All guidelines recommend the use of US for CVC placement because US has been shown to increase successful catheter placement and to reduce complications [1–5]. General barriers to ultrasound-guided CVC include access to equipment and proper training. In our region we have implemented special courses to promote the use of US with formal training and simulators which should be associated with a high rate of US procedures. Our results are encouraging as 68 % of our physicians use “always” or “almost always” the US. In 2007, Bailey et al.  reported only 15 % of cardiovascular anesthesiologists in the USA who performed always or almost always US technique. Moreover, the 18 % of our physicians declaring systematically using US is higher than the 5 % reported by Mimoz et al.  in a population of French intensivists in 2006. The proportion of physicians who never used US was lower (6 %) in our study compared to previous studies (44 % in the study by Buchanan et al. ). Therefore, our results are better than those of previous surveys. We compared residents and senior physicians to identify current trends in the use of US. This comparison confirmed a trend toward increased use of US among younger physicians who also reported less frequently a lack of training to justify the use of landmark technique (Table 3).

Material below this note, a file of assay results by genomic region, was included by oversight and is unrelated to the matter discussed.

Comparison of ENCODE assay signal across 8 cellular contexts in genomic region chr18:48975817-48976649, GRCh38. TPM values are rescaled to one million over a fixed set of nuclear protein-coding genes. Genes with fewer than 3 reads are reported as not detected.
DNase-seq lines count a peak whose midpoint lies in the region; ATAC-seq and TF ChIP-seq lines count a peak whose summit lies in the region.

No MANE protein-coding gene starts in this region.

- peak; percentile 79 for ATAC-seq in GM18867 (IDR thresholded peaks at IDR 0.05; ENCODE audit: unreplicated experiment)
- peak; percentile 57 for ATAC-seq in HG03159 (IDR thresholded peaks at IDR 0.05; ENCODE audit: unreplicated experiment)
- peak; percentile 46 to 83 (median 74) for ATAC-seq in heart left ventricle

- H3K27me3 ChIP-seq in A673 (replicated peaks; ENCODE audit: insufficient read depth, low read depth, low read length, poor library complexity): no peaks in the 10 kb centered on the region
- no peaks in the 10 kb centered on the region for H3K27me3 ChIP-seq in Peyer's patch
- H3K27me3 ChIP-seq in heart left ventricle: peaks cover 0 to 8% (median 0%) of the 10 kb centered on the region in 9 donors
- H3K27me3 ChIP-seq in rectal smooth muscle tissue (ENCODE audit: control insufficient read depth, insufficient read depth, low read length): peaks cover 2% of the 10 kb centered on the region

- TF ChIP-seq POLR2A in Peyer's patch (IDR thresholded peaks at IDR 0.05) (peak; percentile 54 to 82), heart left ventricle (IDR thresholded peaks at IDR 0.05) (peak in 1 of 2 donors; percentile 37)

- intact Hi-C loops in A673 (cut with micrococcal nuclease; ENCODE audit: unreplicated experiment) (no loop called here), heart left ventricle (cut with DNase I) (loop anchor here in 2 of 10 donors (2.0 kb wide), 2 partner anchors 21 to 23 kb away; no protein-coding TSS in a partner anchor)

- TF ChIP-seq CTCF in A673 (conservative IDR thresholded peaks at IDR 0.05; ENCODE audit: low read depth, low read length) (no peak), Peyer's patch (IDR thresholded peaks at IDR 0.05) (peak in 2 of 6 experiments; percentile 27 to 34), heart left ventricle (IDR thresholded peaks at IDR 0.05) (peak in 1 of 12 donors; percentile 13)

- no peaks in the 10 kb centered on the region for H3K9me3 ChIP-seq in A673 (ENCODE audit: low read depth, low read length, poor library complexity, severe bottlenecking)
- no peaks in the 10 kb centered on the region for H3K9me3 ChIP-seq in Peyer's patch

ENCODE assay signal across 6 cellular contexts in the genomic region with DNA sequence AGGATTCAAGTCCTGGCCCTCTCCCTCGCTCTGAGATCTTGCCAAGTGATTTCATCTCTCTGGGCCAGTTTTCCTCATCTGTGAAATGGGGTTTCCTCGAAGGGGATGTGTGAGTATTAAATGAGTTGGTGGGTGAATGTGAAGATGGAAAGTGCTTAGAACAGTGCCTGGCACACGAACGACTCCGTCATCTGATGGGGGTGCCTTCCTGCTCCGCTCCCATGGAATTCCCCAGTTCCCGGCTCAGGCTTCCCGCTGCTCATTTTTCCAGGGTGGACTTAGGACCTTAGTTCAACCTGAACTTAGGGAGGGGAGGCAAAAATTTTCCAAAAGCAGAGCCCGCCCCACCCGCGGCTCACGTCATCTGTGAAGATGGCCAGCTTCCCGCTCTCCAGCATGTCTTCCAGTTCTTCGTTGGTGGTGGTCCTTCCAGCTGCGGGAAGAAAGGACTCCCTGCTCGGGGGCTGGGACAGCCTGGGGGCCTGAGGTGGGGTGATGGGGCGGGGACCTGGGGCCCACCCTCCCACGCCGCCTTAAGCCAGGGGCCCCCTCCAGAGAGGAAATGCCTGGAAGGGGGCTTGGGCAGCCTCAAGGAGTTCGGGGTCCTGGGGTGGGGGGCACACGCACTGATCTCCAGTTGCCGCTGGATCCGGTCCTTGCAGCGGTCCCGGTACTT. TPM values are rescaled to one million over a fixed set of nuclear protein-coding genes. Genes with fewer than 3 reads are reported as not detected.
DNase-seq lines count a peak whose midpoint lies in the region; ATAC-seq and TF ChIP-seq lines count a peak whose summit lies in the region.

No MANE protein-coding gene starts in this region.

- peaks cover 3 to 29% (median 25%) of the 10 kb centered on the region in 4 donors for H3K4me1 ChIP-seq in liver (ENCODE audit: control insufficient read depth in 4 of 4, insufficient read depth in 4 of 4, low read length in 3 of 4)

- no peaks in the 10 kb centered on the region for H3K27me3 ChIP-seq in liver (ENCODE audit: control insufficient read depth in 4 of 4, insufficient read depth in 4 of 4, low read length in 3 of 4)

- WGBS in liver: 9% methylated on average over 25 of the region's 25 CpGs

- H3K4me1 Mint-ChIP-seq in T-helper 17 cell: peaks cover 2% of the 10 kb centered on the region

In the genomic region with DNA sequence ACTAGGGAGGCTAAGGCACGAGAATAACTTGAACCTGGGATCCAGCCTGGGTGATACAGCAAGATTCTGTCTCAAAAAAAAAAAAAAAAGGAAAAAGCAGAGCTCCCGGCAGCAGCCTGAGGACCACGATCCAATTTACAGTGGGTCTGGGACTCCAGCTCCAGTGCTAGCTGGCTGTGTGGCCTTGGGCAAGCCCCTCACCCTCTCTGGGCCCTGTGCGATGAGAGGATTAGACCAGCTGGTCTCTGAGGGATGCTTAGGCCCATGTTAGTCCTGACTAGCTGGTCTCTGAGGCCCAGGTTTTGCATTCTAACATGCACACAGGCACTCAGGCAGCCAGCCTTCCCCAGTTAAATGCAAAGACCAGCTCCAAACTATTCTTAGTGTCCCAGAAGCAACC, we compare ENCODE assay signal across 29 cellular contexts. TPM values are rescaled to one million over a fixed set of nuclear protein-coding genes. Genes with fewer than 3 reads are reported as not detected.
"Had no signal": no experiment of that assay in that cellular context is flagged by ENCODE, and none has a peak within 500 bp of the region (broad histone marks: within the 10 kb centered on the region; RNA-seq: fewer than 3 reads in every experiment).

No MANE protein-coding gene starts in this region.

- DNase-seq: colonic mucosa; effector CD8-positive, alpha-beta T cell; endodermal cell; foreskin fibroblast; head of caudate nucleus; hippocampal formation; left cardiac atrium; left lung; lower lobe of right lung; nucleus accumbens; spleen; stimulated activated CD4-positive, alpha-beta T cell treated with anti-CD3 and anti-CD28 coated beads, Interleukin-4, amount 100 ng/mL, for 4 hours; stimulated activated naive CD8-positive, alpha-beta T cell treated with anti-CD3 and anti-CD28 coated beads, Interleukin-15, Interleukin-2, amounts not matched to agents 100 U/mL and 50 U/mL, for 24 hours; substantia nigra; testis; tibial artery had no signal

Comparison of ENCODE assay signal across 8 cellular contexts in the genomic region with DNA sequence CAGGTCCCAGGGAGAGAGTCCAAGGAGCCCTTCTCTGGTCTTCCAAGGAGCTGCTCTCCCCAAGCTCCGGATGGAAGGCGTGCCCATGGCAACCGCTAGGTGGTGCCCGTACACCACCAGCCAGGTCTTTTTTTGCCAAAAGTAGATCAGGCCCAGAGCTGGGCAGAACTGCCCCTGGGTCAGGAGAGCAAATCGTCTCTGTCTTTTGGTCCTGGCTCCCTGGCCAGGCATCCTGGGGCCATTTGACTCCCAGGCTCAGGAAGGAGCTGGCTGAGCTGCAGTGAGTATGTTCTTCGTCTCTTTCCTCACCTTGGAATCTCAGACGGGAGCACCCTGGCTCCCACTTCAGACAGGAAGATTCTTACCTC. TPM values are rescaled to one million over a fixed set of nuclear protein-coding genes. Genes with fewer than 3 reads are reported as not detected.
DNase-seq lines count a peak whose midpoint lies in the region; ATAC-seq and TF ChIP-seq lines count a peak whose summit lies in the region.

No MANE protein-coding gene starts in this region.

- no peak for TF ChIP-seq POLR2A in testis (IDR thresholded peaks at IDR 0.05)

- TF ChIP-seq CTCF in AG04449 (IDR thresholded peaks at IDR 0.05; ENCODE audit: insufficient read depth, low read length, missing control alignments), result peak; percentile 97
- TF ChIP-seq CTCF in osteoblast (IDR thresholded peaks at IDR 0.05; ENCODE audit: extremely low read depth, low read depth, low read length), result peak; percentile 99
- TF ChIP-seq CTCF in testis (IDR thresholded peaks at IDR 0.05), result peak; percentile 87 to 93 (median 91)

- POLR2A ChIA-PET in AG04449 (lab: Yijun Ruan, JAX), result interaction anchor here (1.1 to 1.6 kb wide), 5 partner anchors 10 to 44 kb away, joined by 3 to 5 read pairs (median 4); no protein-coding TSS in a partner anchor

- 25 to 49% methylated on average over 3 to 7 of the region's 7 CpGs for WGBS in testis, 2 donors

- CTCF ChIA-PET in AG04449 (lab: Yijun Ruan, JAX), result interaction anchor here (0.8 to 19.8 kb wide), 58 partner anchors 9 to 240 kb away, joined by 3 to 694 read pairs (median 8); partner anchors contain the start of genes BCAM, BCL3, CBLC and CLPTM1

The first reason reported by the physicians in our survey for not using US was “they don’t need ultrasound” (36 %) (Table 1). The same reason of “no apparent need” has already been reported in previous surveys [6, 7]. Despite more than 5 national and international guidelines recommending the use of US, some physicians still consider landmark procedures as a reasonable alternative. More than 40 studies and 7 meta-analyses have shown a clear benefit of using US in terms of success rate and complications. No study has ever demonstrated the superiority of landmark technique over the US-guided technique. However, a proportion of physicians may still consider the benefit of using US to be very minor. It is noteworthy that our survey showed that the subclavian site was the site associated with the lowest rate of US guidance (9 %) compared with the jugular (45 %) and femoral (19 %) sites (Table 1). Although, historically, the jugular vein has been most extensively studied, several studies have now also demonstrated the benefits of US for femoral and subclavian CVC placement, which is why US is now recommended in all sites. For example, in a study based on more than 400 subclavian procedures, Fragou et al.  demonstrated the superiority of the US-guided technique over the landmark technique in terms of success rate, number of punctures, complications and procedure time. The recent meta-analysis published by the Cochrane database showed a benefit of US for the jugular site in terms of success rate, complication rate and procedure time . For the subclavian vein, US provides a benefit in terms of arterial puncture and hematoma, but not in terms of success rate and only a benefit in terms of success rate is observed for the femoral site . As stated by the authors of the review, fewer studies have been conducted on the subclavian and femoral veins compared to the jugular vein and the studies included in this meta-analysis were very heterogeneous. More than 5 additional studies on subclavian or femoral vein CVC placement, published since this meta-analysis, have confirmed the superiority of US. Interestingly, our survey shows that residents use more frequently the US for subclavian site than the seniors (Table 3). It is highly possible that in the next years the rate of US subclavian CVC will increase.